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Parents Influence Their Children

The cub will be influenced by this.

When I create my story characters, I start with the parents. I go even more in the past if necessary, but the parents are a must, whether they actually appear in the story or not. If asked how to make the story character seem real, I’d suggest: “Start with the parents.”

We all are who and what we are partly due to our parents. I’m not saying we’re just like them; in many cases, we’re not. People can become this or that in spite of their parents, not just because of them — but one way or another, their parents will have some influence on them.

What if they’re orphans? What if their grandparents or relatives brought them up? What if they were taken away from their parents because they were criminals? What if they grew up in a foster home, or an orphanage, or on the streets? The lack of the parental presence influences people just as much as the presence does — the person won’t be the same if they grew up with a loving mother and a loving father and if they grew up on the streets, looking up at their gang leader. It’s also not the same if a human brought them up, or a pack of wolves, or if it was an alien family or an elven or a dwarf family.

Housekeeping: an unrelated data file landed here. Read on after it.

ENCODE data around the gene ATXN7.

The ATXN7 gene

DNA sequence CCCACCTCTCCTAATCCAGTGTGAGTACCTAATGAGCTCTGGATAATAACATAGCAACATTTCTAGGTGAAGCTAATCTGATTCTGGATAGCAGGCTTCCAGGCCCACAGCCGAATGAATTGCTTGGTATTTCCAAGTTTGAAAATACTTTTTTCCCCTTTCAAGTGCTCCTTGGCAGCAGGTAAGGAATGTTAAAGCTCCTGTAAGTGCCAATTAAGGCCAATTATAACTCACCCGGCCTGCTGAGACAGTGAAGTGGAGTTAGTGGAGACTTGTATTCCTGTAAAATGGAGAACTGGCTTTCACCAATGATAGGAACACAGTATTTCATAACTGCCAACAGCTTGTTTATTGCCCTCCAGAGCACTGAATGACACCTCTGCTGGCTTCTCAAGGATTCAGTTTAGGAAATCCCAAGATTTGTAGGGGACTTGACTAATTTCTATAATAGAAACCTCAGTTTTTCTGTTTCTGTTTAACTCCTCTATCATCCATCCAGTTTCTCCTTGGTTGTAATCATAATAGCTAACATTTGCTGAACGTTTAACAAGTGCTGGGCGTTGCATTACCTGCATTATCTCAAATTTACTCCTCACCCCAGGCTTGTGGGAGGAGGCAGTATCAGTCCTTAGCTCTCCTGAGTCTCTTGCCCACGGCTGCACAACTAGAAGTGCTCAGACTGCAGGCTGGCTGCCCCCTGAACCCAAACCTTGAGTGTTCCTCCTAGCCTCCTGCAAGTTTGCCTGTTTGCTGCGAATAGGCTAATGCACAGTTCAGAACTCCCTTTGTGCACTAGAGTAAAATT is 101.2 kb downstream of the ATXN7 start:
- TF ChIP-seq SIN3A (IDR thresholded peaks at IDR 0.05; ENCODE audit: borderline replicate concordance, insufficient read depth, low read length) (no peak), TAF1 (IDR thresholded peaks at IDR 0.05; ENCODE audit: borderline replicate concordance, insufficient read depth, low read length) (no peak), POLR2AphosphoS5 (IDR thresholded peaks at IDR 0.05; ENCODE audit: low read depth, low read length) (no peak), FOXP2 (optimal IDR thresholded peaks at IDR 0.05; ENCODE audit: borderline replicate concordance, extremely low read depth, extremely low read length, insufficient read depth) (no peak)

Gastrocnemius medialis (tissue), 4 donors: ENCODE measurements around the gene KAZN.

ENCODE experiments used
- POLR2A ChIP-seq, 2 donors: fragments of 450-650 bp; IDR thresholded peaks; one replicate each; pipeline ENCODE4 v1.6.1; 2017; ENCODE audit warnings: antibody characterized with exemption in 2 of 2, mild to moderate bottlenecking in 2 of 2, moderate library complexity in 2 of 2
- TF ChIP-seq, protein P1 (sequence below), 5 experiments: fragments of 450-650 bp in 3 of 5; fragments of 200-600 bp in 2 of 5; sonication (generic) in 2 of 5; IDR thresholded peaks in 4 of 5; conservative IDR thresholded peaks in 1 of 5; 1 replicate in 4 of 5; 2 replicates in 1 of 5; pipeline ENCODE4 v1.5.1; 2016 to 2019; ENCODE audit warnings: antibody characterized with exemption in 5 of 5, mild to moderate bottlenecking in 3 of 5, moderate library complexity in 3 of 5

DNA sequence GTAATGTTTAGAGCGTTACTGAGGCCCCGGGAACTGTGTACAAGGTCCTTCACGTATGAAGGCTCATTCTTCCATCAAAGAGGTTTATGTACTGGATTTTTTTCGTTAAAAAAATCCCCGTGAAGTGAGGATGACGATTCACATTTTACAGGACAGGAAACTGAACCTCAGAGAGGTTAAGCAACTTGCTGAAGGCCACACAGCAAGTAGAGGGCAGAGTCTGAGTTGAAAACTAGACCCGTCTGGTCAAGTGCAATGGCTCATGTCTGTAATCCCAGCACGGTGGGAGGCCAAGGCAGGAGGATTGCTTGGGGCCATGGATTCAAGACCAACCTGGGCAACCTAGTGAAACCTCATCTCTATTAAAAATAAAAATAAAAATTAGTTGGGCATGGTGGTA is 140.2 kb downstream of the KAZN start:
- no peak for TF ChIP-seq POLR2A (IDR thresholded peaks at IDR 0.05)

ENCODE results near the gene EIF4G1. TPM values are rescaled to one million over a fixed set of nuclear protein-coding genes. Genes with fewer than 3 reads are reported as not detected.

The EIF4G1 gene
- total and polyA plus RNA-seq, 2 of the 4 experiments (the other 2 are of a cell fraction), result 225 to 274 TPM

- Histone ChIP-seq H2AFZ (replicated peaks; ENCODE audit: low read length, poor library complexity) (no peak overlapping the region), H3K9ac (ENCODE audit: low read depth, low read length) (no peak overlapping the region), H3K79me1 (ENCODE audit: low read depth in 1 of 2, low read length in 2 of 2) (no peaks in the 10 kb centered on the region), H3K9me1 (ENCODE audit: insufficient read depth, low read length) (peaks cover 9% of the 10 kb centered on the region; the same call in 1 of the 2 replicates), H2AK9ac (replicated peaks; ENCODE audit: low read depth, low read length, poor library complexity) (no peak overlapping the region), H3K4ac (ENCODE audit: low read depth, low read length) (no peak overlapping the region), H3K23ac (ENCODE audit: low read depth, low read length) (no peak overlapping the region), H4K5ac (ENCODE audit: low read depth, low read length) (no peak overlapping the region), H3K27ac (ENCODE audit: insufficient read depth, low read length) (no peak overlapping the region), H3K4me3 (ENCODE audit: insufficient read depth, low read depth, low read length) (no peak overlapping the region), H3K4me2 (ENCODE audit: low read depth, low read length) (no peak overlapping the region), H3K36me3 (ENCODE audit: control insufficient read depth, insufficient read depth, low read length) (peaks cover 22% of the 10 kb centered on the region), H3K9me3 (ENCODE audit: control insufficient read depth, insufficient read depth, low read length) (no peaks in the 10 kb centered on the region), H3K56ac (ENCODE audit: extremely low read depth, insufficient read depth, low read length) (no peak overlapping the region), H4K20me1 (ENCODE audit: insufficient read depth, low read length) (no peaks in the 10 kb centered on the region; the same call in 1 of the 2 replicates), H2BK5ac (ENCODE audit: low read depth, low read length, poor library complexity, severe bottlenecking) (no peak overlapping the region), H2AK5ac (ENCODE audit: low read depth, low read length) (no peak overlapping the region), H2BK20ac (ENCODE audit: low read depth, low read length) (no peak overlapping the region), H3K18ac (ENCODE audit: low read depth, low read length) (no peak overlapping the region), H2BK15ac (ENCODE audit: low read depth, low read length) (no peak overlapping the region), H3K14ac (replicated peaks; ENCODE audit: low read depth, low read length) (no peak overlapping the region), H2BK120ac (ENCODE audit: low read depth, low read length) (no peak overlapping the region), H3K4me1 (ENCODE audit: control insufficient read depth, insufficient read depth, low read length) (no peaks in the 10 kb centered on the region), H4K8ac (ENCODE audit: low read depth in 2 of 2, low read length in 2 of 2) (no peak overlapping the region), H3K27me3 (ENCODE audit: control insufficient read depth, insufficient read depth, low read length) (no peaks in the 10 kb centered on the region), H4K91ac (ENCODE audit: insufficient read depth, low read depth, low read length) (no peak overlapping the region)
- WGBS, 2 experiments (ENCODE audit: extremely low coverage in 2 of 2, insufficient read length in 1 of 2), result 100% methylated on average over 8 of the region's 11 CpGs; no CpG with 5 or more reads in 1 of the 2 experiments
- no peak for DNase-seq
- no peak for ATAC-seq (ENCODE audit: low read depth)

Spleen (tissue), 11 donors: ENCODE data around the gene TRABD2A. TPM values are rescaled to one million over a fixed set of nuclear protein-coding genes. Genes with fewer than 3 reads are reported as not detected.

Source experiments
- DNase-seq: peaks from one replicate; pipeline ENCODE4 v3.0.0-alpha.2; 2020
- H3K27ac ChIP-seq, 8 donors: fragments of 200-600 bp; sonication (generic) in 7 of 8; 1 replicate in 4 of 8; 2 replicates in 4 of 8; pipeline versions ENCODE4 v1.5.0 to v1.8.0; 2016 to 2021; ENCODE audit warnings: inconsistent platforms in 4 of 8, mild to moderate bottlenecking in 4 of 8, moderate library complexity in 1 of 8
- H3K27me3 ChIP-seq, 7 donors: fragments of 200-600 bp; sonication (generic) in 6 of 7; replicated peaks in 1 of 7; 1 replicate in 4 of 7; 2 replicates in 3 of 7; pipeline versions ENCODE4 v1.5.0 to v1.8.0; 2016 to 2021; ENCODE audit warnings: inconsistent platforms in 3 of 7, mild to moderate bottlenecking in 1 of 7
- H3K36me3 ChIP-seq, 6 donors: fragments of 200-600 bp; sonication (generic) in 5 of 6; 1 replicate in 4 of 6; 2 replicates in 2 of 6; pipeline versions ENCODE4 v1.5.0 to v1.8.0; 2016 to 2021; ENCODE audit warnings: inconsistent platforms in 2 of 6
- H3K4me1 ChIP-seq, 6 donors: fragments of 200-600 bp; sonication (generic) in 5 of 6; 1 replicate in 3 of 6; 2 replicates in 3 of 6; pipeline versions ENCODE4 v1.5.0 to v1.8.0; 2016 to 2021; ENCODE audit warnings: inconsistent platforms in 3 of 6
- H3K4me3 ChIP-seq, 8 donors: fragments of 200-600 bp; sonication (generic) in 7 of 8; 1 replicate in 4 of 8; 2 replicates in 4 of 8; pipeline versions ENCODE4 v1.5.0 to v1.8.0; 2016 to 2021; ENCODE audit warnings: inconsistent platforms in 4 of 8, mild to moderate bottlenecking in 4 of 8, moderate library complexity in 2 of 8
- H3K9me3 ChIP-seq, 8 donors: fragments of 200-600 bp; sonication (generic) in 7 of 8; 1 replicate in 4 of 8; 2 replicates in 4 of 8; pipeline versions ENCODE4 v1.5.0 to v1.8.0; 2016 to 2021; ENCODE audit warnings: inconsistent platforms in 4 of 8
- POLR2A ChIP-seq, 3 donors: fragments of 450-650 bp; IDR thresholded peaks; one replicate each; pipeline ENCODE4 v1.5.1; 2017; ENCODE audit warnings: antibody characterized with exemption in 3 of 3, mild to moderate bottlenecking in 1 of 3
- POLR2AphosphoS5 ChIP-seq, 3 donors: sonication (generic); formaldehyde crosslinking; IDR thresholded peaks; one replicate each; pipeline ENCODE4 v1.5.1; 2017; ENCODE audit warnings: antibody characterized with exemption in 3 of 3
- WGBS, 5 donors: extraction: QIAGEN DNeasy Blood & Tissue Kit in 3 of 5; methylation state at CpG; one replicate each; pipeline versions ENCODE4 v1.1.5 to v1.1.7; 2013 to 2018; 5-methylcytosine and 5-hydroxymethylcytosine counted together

I usually start at the moment the characters’ parents first met. How did they meet? How old were they at the time, what were they doing, what were their hopes and dreams? How did they marry (if there was a marriage)? How did the pregnancy go, was it risky, was it difficult? Did the parents even want that child? What kind of childhood did that character have? What sort of relationship did they have with the parents? And so on, until I have the character’s entire life story in my mind, starting at the moment their parents met.

I don’t write all these things down. I often write none of them down, and most of them never even show up in the story, at least not directly — but the result is there. And the result is a character you know almost everything about, starting from the time before they were even born — and the readers will sense that, they will find your characters believable and will care about them. On top of that, you’ll find the writing easier, because the picture of the character is so clear in your head (it could also mean the character won’t always do what is convenient for the writer to do — but hey, it’s quite possible to adapt to that), and the whole thing doesn’t take too much effort, just some daydreaming about the characters who refuse to leave your head anyway, so you might as well play with them.


A writer, a reader, a dreamer. Dreaming myself into existence.

8 thoughts on “Parents Influence Their Children

  1. Totally agree. You don't want to put all that backstory in the opening chapter – you may never put ANY of it in the actual story, but you, the author, need to know what shaped your characters.


  2. 100% agree. I think parents play a huge part in character development. Not everything you write may wind up in the book but it's still a good exercise to understand your characters. Great post!


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